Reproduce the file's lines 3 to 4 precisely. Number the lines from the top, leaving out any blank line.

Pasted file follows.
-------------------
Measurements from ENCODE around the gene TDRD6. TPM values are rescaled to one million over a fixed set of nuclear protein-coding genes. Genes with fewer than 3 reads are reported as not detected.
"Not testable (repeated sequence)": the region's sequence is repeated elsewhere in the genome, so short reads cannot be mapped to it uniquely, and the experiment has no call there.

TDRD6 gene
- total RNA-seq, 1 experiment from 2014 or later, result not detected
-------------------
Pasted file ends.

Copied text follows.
TDRD6 gene
- total RNA-seq, 1 experiment from 2014 or later, result not detected